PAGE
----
HUDSON — One of the secondary projects related to the city opening up land for Downtown Phase II is drawing concerns from some residents.
Multiple buildings are being relocated as part of the city’s Downtown Phase II project. Jody Roberts, the city’s communications manager, said the city purchased Windstream Communications’ building and property at 100 Owen Brown St. That building will be torn down to provide space for the Downtown Phase II development.
Scott Morris, spokesman for Windstream, said the company’s customer service technicians currently operate out of 100 Owen Brown, but will be moved to 245 N. Main Street, where Windstream operates an engineering and sales division. The technicians will start their work days at the N. Main Street location and then head out to handle their assignments, according to Morris.
About 20-25 trucks and vans will be parked in the lot behind 245 N. Main St., said Morris, who noted that the vehicles would not operate during overnight hours unless they were handling an emergency.
"Ordinarily, it will be a normal business-hours operation," said Morris.
In conjunction with that plan, Windstream in May received approval from the city’s Architectural and Historic Board of Review to build a 20-foot by 24-foot accessory building for storage and a privacy fence around the rear parking lot. Windstream is also planting a row of Arborvitae to provide additional screening. Greg Hannan, the city’s community development director, said on Tuesday that the fence will be 6 feet high.
Morris said the company was putting in the fence "for security reasons" because the trucks and other equipment will be parked there overnight. He said his firm is working on obtaining building permits from the county before it can begin work on the fence.
Some visitors to the At-Large City Council forum at the Barlow Community Center on Tuesday voiced their concerns about the fence and what they anticipate will be an increase in truck traffic and noise.
Windstream’s rear parking lot is situated behind Nancy Domeck’s home. Domeck said she felt the fence planned by Windstream did not belong in the city’s historic district and added she was "very disappointed" that the Architectural and Historic Board of Review approved the project.
"We’re all concerned about traffic congestion and noise pollution," said Jonathan Domeck, Nancy’s son. "The safety to our citizens who are coming down to shop is impacted."
Jonathan Domeck asked Council members to repeal the plan for the fence.
Councilman Dr. J. Dan Williams (At-Large) said the Architectural and Historic Board of Review approved the fence plan "because it meets all requirements." Williams said there was "nothing for Council to look at here. It met the code."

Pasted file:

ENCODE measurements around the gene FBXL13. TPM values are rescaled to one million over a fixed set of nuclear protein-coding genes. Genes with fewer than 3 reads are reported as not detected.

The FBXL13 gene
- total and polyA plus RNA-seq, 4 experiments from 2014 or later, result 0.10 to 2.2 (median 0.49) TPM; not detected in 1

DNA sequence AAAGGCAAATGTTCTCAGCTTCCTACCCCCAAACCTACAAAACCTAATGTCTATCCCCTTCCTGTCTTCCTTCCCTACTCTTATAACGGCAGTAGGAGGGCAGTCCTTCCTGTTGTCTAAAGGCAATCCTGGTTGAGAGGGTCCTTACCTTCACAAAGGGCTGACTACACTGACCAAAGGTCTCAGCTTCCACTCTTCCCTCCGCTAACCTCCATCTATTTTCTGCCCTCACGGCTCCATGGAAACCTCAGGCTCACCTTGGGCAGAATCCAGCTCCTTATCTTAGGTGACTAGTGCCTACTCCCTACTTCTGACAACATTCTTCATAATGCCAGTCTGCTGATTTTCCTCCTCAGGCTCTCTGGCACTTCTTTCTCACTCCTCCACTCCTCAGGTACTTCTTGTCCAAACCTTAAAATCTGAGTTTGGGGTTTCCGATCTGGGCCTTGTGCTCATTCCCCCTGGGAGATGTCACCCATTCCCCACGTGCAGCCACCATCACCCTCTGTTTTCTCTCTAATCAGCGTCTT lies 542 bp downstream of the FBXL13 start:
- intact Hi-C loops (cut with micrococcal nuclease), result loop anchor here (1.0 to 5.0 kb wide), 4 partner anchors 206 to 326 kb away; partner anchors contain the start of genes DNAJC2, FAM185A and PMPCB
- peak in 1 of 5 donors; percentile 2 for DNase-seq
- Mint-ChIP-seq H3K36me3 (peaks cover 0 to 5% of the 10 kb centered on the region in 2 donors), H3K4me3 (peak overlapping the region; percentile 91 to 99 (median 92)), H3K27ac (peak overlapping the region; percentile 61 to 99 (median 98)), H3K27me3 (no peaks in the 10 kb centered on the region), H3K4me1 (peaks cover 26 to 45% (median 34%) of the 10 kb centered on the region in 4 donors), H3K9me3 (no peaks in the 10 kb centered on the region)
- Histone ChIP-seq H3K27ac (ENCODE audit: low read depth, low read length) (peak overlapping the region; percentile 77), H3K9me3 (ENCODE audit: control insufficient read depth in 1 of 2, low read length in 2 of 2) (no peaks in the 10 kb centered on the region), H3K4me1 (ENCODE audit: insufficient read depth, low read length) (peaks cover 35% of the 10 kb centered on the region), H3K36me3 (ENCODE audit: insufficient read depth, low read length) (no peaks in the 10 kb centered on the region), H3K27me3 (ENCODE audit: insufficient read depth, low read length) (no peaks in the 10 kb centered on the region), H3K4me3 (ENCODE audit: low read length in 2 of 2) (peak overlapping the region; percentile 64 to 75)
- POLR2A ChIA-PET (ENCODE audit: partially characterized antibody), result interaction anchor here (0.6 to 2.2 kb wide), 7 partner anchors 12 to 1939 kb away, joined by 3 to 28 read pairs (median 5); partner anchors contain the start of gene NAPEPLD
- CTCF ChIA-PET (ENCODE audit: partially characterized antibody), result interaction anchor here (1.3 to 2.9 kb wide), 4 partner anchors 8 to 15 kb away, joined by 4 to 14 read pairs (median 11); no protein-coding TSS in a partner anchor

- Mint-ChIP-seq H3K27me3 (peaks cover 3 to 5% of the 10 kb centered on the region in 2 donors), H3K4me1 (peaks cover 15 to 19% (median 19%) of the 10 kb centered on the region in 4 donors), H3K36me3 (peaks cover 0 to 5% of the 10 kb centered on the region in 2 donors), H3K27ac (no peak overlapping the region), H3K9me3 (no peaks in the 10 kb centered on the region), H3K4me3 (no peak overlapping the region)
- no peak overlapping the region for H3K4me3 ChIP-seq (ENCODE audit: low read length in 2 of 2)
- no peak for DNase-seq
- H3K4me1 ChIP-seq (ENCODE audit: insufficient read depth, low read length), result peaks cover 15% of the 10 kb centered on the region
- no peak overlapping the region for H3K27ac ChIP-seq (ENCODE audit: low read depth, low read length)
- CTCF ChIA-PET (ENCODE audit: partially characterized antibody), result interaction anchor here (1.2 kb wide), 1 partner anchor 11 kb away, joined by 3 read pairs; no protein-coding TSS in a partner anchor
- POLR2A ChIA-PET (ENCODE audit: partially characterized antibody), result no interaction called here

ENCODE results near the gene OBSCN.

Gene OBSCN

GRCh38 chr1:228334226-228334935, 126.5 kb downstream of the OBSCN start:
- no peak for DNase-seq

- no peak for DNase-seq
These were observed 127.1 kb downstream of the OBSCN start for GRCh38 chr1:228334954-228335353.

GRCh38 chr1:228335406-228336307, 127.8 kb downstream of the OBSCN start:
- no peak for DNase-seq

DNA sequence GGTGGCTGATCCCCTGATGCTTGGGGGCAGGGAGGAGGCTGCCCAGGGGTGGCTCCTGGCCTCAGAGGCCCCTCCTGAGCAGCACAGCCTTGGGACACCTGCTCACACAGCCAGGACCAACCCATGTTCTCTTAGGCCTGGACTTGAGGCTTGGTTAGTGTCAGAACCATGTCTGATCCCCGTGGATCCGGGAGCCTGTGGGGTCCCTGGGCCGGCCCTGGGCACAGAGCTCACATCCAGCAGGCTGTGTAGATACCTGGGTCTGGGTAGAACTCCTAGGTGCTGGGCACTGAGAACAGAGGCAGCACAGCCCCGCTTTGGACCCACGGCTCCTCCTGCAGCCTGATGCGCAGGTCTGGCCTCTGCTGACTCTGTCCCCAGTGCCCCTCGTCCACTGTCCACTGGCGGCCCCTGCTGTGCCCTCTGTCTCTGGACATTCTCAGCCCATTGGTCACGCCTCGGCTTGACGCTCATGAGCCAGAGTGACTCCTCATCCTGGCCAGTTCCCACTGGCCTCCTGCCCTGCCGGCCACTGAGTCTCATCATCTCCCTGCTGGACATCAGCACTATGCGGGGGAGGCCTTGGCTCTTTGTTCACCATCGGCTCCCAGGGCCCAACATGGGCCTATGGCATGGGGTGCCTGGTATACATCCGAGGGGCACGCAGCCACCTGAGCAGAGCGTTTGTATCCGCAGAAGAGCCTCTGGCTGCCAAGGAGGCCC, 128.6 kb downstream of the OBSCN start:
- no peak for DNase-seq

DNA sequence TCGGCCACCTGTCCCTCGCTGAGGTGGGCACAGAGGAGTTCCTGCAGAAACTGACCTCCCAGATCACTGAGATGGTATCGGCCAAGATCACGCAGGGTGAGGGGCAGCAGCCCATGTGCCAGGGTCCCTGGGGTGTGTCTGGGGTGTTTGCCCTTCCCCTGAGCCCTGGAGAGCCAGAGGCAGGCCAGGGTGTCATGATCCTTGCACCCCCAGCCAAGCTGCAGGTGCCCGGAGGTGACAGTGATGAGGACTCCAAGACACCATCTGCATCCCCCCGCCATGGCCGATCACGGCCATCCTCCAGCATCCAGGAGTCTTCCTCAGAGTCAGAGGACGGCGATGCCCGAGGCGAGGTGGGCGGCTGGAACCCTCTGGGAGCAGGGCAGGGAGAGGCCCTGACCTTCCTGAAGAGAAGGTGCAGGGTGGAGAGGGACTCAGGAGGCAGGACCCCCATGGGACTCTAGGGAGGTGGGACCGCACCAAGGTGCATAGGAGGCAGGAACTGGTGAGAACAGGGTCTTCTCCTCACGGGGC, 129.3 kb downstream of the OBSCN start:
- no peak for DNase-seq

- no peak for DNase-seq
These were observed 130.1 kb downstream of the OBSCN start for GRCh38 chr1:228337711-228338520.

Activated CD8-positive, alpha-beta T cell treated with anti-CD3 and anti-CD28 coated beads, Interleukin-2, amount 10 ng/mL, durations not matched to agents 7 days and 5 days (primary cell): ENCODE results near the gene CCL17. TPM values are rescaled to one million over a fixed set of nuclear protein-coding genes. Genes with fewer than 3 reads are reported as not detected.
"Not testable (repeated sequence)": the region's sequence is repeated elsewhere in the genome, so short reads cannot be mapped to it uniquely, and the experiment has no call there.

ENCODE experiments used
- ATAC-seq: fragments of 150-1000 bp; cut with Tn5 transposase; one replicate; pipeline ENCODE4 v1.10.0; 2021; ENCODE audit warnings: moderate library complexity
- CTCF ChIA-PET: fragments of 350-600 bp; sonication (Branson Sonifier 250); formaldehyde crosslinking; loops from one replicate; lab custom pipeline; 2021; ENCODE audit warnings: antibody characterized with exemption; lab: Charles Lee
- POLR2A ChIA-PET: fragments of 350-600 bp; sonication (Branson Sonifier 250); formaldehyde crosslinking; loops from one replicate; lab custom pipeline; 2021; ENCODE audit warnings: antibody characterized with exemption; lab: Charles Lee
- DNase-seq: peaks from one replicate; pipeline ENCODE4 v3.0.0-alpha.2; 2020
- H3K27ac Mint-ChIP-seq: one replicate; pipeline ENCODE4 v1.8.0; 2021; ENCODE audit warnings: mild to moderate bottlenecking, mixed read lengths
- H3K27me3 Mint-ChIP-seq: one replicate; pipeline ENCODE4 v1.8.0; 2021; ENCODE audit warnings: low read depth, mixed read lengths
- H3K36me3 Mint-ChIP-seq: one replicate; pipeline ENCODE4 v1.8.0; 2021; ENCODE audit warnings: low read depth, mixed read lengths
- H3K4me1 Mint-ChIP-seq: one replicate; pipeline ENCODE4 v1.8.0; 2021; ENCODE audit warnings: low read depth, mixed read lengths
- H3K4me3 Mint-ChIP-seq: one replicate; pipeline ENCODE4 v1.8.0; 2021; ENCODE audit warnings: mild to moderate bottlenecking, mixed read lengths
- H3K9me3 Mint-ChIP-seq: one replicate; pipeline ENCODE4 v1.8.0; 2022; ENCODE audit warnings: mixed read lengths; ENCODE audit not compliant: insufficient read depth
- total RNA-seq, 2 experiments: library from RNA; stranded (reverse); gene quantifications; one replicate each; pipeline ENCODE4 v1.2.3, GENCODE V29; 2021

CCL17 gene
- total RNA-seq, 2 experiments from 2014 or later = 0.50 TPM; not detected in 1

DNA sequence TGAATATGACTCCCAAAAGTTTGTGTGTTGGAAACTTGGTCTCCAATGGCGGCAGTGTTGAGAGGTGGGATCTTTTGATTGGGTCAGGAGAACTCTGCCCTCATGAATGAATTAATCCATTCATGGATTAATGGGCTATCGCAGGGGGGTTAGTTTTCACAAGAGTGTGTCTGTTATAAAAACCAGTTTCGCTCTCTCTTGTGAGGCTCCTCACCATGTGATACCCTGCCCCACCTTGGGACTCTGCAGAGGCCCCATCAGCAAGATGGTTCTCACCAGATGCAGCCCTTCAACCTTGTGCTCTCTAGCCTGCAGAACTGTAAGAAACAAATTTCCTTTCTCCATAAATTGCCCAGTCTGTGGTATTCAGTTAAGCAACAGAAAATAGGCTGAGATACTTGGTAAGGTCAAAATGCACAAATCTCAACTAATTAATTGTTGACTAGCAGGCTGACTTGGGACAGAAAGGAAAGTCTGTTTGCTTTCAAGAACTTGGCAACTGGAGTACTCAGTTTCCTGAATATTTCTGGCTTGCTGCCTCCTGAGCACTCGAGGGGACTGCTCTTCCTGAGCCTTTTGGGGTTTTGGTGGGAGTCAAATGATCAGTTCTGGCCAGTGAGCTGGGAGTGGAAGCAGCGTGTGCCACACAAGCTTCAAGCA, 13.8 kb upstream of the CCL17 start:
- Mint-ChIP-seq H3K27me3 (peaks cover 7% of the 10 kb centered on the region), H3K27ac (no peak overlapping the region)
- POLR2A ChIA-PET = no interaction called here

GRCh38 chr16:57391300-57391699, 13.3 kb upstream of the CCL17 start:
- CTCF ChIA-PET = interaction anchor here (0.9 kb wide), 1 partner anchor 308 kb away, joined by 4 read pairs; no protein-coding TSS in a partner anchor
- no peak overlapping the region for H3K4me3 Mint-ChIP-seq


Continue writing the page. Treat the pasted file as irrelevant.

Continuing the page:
Jonathan Domeck read a portion of the Architectural Board’s Powers and Duties that states: "the Board shall protect and preserve the value, appearance and use of property on which buildings are constructed or altered, to maintain a high character of community development, to protect the public health, safety, convenience and welfare and to protect real estate within the municipality from impairment or destruction of value."
"We’re seeing destruction of value on property that’s been there for over 50 years," said Domeck, who added he believed Council had "the checks and balances in place to repeal this."
Williams said he did not feel Council had the authority to repeal the fence plan "when it’s met all the requirements."
Jonathan Domeck told the Hub-Times on Wednesday he has asked Mayor David Basil to look into the issue.
Hannan said the fence project is under a category of projects that does not require a public hearing or City Council approval; however, because neighbors had "significant" concerns, the city worked with Windstream to modify its plans. He also noted that because the area in question is in a historic district, the project was given greater review.
Williams noted he and about six to eight residents met with Windstream officials at the site about three to four weeks ago. Since then, Williams said Windstream made changes to its plan, none of which they were required to do.
The changes are:
• Windstream will have a registered surveyor place several stakes along the property lines to confirm fence placement will be on the Windstream parcel and to give the homeowners a better visual in the field.
• Windstream will relocate the fence so it connects to the north and south facades of the detached structure, which will allow for the preservation of existing vegetation at this location.
• Windstream will work to maintain an approximate 2.5 foot setback from the parking lot pavement at the east and west with an approximate setback for the parking lot of 6-8 feet from the parking lot at the north. This placement will keep the fence several feet setback from the shared property lines on all sides allowing for preservation of plantings along the shared property lines.
• Windstream will incorporate 6 foot tall evergreen plantings at 6 feet spacing along the west property line adjacent to 253 and 257 N Main St. These two residences have the closest distance to the fence. Windstream will obtain feedback from the adjacent owners after the fence is installed and prior to planting to confirm if preservation of existing would be preferred in specific locations.
Roberts said the city is still in the process of negotiating the purchase of Windstream’s second building and property at the corner of Morse Road and Owen Brown.
The Windstream buildings are two of several structures that need to be taken down to create space for Downtown Phase II. The others are the salt dome, bus garage and Hudson Public Power storage building.
Reporter Phil Keren can be reached at 330-541-9421, email@example.com, or on Twitter at @keren_phil.